The top 8 books to read in August 2020

Here are

The top 8 books
I plan to read in August 2020

Click on the covers to know more


The Inugami Curse

 Le Livre de Perle       Psalm 118 

📚 The Inugami Curse (August 25, 2020 – first published in 1972), by Seishi Yokomizo
Received for review

A fiendish classic murder mystery, from one of Japan’s greatest crime writers.
In 1940s Japan, the wealthy head of the Inugami Clan dies, and his family eagerly await the reading of the will. But no sooner are its strange details revealed than a series of bizarre, gruesome murders begins. Detective Kindaichi must unravel the clan’s terrible secrets of forbidden liaisons, monstrous cruelty, and hidden identities to find the murderer, and lift the curse wreaking its bloody revenge on the Inugamis.
The Inugami Curse is a fiendish, intricately plotted classic mystery from a giant of Japanese crime writing, starring the legendary detective Kosuke Kindaichi.

📚 Le Livre de Perle (2014), by Timothée de Tombelle
Reading with another of my French students.

I rarely read YA and fantasy, but I’ll do almost anything to adjust to the interest of my students, so here I am in a new adventure.
This author is very well know in France for these genres.
Its very beautifully written, fantasy actually combined with a historical novel.

📚 Psalm 118: A Commentary by Theophan the Recluse (1815-1894)
Psalm 118 is my favorite of all psalms, with its fascinating structure. This commentary is so rich! I only read a bit every day.


Killer Come Back to Me Vesper Flights

Don't Look for Me

📚 Killer, Come Back to Me: The Crime Stories of Ray Bradbury
To be published on August 18th 2020 by Penguin Random House
Ebook received for review through Edelweiss”

I had no idea he wrote crime stories, so it will be fun to discover (and will count for The Classics Club). Don’t you love the cover?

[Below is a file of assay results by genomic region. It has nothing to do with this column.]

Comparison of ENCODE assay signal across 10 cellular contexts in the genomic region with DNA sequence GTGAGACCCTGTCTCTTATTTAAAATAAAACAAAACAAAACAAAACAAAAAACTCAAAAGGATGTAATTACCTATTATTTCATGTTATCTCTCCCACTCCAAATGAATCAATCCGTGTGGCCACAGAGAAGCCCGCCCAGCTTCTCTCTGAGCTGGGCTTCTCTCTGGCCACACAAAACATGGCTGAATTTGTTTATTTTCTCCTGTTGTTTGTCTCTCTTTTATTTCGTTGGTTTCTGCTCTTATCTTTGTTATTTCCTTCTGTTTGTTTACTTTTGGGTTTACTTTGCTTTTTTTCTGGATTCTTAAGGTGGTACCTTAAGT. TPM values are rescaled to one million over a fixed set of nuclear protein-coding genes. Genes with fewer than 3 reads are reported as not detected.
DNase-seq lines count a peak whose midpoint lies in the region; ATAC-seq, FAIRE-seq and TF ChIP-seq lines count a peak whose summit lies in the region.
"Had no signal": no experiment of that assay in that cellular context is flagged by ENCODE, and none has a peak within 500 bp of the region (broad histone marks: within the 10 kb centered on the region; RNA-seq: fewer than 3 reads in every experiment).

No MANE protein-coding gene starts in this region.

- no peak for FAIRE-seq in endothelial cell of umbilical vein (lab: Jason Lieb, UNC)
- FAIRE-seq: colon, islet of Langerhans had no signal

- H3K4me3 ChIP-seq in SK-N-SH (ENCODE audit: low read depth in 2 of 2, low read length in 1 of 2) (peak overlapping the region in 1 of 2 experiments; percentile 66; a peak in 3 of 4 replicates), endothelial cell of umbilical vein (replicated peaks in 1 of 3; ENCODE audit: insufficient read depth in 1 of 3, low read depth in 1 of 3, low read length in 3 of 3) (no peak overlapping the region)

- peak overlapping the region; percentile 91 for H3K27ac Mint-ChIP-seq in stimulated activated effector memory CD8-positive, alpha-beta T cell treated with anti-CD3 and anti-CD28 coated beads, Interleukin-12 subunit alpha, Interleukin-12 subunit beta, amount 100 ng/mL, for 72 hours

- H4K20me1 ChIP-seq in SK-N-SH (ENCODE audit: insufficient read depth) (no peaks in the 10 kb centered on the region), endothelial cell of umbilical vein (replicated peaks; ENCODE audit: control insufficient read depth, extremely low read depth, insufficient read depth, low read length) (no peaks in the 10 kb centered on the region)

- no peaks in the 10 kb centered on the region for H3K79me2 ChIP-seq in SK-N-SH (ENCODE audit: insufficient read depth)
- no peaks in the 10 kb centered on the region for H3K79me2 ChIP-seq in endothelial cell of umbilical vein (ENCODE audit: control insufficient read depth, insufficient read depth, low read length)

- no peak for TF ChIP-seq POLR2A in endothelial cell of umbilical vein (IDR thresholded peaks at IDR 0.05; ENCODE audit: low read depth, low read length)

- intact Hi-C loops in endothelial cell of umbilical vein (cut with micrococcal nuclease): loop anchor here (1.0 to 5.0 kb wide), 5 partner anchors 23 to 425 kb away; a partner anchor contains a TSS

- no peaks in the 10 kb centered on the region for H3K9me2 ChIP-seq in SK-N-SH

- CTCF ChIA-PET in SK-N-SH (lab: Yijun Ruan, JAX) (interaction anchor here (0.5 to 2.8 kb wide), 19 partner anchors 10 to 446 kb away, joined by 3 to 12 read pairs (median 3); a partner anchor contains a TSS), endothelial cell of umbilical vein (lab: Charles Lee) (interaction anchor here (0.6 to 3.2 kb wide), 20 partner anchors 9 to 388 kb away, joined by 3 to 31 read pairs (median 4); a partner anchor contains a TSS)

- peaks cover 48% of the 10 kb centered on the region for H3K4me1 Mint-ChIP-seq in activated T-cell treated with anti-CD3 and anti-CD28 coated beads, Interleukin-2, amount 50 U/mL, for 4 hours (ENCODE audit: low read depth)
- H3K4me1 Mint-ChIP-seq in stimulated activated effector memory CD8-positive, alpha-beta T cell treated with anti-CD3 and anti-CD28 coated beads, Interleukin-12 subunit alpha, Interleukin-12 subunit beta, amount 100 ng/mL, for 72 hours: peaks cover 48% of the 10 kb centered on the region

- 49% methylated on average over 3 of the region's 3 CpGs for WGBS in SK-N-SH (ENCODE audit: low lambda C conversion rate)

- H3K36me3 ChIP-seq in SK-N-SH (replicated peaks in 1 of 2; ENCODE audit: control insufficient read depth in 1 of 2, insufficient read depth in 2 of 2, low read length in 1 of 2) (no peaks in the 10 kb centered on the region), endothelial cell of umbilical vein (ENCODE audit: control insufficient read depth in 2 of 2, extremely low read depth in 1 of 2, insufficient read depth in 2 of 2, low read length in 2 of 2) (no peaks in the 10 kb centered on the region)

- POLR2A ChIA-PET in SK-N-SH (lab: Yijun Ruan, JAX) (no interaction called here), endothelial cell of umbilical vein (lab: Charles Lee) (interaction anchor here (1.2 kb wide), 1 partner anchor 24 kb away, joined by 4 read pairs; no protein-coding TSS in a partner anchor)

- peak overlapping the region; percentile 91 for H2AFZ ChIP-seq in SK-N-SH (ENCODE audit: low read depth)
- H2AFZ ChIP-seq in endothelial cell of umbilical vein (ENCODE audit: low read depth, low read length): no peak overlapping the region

“Celebrating Ray Bradbury’s centennial, a collection of his finest crime stories — tales as strange and wonderful as his signature fantasy.”

📚 Vesper Flights, by Helen Macdonald
To be published on August 27 by Vintage
Ebook received for review through Netgalley

I rarely read essays, but I’m very much interested in the topic and I really enjoyed her previous book, H is For Hawk

“From the internationally acclaimed author of H is for Hawk comes Vesper Flights, a transcendent collection of essays about the human relationship to the natural world. In Vesper Flights Helen Macdonald brings together a collection of her best loved pieces, along with new essays on topics and stories ranging from nostalgia and science fiction to the true account of a refugee’s flight to the UK. Her pieces ranges from accounts of swan upping on the Thames to watching tens of thousands of cranes in Hungary to seeking the last golden orioles in Suffolk’s poplar forests. She writes about wild boar, swifts, mushroom hunting, migraines, the strangeness of birds’ nests, what we do when we watch wildlife and why.
This is a book about observation, fascination, time, memory, love and loss and how we make the world around us, by one of this century’s most important and insightful nature writers.”

📚 Don’t Look For Me, by Wendy Walker